At this stage, it is necessary to analyze why there were difficulties, what were their causes and only after that proceed to the final stage.

– Decide what to do (deciding what to do next with everything mentioned above);
Finally, we decide what we can do with all of this: for example, we can’t influence some problems, but most of the problems can still be solved. At this stage, we write an action plan (specific actions) for each point, assign responsibility and set a time limit (usually within the next sprint, but it depends).

– Close the retrospective. 
In conclusion, you need to thank everyone for their participation 🙂
Agile retrospective

Personal experience

  • Meetings should not be boring. Diversify them as much as you can;
  • Try to make every retrospective as informal as possible, so people will be glad to participate, and they will be full of ideas;
  • Before you start, you can conduct an interesting activity for the team (it will improve communication between people and increase the degree of trust);
  • Make forms/questionnaires, which can be distributed at the beginning; it does not take long, but it gives objective attitude of the team to the process/tools/technologies;
  • Use a variety of methods of data collection (starfish, sailboat, mad/glad/sad/afraid, fuel/sandbag/bad weather, etc.);
  • After the meeting, send everyone a report with a brief summary + new action points + action plan with the performers, because stickers usually get lost, and people forget everything quickly 🙂 Don’t forget to print out a new action plan and hang it in a noticeable place, mark completed action points — it is a great motivation!
  • Sometimes I want team members to learn something new, and at the beginning of the meeting I try to tell information that might be interesting for them 🙂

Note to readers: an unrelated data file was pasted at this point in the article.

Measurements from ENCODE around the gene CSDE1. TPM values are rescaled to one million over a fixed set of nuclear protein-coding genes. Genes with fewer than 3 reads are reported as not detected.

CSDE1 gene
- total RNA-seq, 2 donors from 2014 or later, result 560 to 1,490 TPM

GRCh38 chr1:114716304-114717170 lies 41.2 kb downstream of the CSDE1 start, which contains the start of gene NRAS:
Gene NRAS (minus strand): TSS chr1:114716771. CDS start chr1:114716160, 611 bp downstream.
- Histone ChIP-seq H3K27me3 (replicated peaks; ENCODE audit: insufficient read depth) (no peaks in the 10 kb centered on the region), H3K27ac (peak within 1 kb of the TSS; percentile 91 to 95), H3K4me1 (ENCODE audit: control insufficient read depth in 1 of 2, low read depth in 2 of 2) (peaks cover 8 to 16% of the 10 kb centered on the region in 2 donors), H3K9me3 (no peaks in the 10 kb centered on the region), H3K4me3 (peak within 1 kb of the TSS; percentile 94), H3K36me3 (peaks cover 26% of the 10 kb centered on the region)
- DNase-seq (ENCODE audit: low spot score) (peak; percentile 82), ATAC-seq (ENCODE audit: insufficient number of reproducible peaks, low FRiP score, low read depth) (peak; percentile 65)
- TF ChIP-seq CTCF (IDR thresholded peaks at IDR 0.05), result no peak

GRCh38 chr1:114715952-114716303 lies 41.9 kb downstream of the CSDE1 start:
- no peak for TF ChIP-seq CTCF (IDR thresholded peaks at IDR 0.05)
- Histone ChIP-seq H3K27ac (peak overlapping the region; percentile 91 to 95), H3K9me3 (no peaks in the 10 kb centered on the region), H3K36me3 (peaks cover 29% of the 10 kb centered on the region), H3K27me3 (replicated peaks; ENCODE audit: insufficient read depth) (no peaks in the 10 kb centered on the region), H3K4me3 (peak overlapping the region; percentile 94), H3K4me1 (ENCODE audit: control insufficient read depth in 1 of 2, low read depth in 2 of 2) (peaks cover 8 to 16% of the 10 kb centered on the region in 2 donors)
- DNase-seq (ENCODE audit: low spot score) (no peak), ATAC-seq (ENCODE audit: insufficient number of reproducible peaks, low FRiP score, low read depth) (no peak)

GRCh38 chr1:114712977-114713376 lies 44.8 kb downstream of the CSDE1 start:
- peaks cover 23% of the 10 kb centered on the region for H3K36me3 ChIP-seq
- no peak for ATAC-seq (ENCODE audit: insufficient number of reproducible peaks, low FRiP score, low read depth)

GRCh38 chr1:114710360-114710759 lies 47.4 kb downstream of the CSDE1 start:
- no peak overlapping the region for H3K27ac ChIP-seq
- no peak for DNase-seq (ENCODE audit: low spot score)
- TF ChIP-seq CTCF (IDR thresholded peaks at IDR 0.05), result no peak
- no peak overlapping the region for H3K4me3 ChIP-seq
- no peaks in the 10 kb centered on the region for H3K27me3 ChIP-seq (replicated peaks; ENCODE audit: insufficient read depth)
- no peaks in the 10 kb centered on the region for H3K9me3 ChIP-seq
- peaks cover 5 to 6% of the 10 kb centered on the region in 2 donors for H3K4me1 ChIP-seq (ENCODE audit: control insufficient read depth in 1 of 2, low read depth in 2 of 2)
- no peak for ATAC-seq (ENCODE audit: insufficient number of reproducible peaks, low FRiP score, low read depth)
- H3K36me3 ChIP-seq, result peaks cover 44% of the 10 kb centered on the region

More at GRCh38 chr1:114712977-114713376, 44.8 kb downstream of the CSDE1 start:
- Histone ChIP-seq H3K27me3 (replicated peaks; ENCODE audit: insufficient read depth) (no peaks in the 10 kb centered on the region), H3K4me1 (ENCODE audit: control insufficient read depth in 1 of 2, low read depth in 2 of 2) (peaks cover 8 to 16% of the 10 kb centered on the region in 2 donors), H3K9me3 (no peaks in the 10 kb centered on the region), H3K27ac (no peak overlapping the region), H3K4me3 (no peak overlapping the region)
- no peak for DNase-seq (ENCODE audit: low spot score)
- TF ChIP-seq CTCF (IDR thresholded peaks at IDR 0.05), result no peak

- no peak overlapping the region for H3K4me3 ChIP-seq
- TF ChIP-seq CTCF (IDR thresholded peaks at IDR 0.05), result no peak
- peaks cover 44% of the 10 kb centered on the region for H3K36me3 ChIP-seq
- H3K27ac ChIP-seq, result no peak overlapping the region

Agile retrospective


Oh, I can’t even remember how much we have done this year. We have solved problems with estimates, with analysis of requirements of dependent products, with a support; we have made mandatory a practice of code review (in order not to be tempted to skip it, it is 50 UAH per commit without the code review), we have improved demo holding, replaced part of regression testing with an autotest, started to use risk management, developed a common test strategy for our product and stick to it (unit, integration, UI, security, load testing), we have begun to write using TDD, defined Definition of Done and follow it when evaluating the degree of task completion + solution of operational tasks on the spot.

Also during this period we drew portraits of each other, the state of our project, found out who likes to walk in the mountains and who likes pistachio ice-cream 🙂

What can I read?

    1. Agile Retrospectives. Making Good Teams Great / Esther Derby, Diana Larsen
    2. Project Retrospectives: A Handbook for Team Reviews / Norman L. Kerth
    3. Scrum and XP from the Trenches / Henrik Kniberg
    4. Project Retrospectives: Evaluating Project Success, Failure, and Everything in Between / R. Ryan Nelson
    5. Retrospectives – Learning Not Just Repeating / Tim Mackinnon
    6. Look Back in Agile: The Sprint Retrospective / Alan Bustamante

P.S. One day I was inspired by @andreyzt, thank you! If you don’t have retrospectives try to setup the first one, it’s really helpful for team, but do not make it like “one more boring meeting” 🙂